Think of it as added insurance on all your RV equipment. A surge protector is a one-time cost to protect your investment in your RV and all of your devices.
Types of RV Surge Protectors
Types of Outdoor Surge Protectors (Outdoor Rated Surge Protectors)
There are two main types of outdoor-rated surge protectors that you can use for your RV: Portable or Hard-Wired. Both have their pros and cons. So you will need to assess your specific situation before choosing one. To learn more about each kind, keep reading.
Portable RV Surge Protectors
The most convenient type of RV surge protector you can buy is a portable power surge protector like this one from Amazon. These can be easily connected to the shore power pole at the RV park.
Portable surge protectors sit between the power pole and your plugin. This means if a surge or spike does occur, it happens outside your RV.
For example, if lightning strikes, you may really want that barrier outside the wall of the RV.
Keep in mind that you may also want an anti-theft device if you want to use this type to prevent it from being stolen.
Portable surge protectors are easier to use than hard-wired ones, and generally cheaper. They are also simple to replace and require no wiring installation.
Hard-Wired RV Surge Protectors
Hard-wired surge protectors provide built-in surge protection from inconsistent power at campsites. The unit is placed behind the power connection on the RV and connected to the wiring bundle.
If you want to have a hard-wired surge protector installed on your RV, we highly encourage getting a professional to install it.
The hard-wired surge protector has pros and cons. The benefits are that it is permanently installed in your RV, and the chances of it getting stolen are minimal. You also don’t have to stress over remembering to plug it in.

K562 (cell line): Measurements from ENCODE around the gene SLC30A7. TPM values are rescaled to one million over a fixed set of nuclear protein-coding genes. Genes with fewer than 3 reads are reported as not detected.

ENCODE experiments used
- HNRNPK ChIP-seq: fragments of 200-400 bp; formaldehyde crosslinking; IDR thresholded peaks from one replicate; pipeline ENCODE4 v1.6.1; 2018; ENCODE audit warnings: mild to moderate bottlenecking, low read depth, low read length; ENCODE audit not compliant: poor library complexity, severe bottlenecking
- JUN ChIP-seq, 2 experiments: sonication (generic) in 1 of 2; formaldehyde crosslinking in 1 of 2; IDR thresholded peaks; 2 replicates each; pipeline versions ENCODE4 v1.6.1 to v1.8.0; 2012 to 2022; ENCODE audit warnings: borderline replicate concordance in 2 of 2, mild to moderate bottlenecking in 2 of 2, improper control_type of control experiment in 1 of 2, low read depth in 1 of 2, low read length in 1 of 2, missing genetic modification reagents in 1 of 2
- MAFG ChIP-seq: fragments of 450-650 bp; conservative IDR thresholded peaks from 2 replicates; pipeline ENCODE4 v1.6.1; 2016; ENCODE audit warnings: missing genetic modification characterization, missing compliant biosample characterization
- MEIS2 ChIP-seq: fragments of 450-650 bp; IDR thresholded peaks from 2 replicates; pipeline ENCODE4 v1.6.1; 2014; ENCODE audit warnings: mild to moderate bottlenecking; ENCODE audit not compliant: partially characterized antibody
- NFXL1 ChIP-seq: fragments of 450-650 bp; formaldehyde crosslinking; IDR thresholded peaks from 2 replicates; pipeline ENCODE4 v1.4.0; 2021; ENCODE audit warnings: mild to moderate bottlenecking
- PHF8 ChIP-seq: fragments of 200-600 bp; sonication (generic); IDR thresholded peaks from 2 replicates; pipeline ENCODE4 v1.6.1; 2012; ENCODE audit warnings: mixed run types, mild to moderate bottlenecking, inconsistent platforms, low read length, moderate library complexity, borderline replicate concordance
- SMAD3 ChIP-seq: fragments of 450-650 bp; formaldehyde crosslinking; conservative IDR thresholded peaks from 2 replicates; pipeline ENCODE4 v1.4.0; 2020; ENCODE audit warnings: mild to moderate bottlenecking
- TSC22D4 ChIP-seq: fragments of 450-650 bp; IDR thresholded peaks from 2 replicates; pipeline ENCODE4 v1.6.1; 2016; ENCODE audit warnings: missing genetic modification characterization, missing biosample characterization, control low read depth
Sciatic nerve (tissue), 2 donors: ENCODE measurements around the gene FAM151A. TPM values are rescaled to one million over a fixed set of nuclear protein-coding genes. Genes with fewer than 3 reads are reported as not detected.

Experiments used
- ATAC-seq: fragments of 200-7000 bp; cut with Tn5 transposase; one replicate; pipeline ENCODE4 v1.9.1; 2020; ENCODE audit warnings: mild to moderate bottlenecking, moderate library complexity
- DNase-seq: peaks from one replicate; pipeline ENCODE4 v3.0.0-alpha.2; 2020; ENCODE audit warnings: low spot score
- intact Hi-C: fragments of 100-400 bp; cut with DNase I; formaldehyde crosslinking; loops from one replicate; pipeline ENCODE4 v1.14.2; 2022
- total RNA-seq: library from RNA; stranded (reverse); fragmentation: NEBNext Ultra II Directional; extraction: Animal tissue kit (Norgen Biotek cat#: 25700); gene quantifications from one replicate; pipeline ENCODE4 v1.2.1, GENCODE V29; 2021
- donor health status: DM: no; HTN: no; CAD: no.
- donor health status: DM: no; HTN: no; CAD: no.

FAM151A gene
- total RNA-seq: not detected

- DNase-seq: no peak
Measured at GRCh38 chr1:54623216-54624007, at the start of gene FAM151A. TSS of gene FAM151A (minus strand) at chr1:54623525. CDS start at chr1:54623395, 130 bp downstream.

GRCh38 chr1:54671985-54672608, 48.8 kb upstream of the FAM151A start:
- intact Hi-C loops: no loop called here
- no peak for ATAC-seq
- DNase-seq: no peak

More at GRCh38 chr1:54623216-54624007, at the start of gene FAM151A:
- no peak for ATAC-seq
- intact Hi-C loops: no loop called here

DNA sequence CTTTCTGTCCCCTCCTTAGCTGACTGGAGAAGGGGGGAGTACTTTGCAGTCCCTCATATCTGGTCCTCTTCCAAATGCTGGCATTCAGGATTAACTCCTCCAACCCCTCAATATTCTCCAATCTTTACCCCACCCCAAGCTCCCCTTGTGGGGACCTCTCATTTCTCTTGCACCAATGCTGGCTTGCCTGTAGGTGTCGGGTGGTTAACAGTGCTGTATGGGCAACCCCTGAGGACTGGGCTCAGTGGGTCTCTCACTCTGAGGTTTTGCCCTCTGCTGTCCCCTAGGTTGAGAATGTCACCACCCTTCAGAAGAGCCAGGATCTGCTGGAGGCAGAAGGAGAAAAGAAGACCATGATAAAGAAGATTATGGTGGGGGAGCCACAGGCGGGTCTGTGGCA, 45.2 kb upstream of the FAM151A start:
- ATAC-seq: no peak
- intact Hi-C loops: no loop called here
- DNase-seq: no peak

On the other hand, a hard-wired protector will require professional installation. Also, it sits on the inside of the camper, which some RVers are uncomfortable with.
Are RV Surge Protectors Waterproof?
Most newer RV surge protectors are rated by the manufacturer as water-resistant, meaning that they can withstand some rain and wind. However, surge protectors are not completely waterproof and must never be submerged in water.
The RV surge protector manufacturer will define the product’s weather resistance capabilities. To put it another way, different surge protector types and manufacturers will offer different waterproofing capabilities.
Most of the RV surge protectors sold in the market are built to have water resistance to ensure the long-term usage of your surge protector. For example, see this 50-amp surge protector that comes with a waterproof cover for good measure.
Can a Surge Protector Be in the Rain?
Most new portable surge protectors can be in the rain, at least for a short time. They are designed to withstand the elements when plugged into the power pole. However, you should ensure they are not lying on the ground in an area that can fill with rainwater and submerge them. There should be complete drainage of water from around them.
What To Do if Surge Protector Gets Wet
If your surge protector gets wet, unplug it as soon as possible. Then let it dry. Before you plug it back in to check if it is still working, make sure that it is completely dry.
As an extra precaution, you should test it outside of your rig for everyone’s safety.
If it was completely submerged or damaged, you will need to replace the surge protector with a new one.
How Do I Keep My RV Surge Protector Dry?
You should always try to keep your surge protector dry. Many have covers already on them, or you can cover it with a clear thick plastic bag. You can also use an extension cord like this and keep it in a dry, covered area.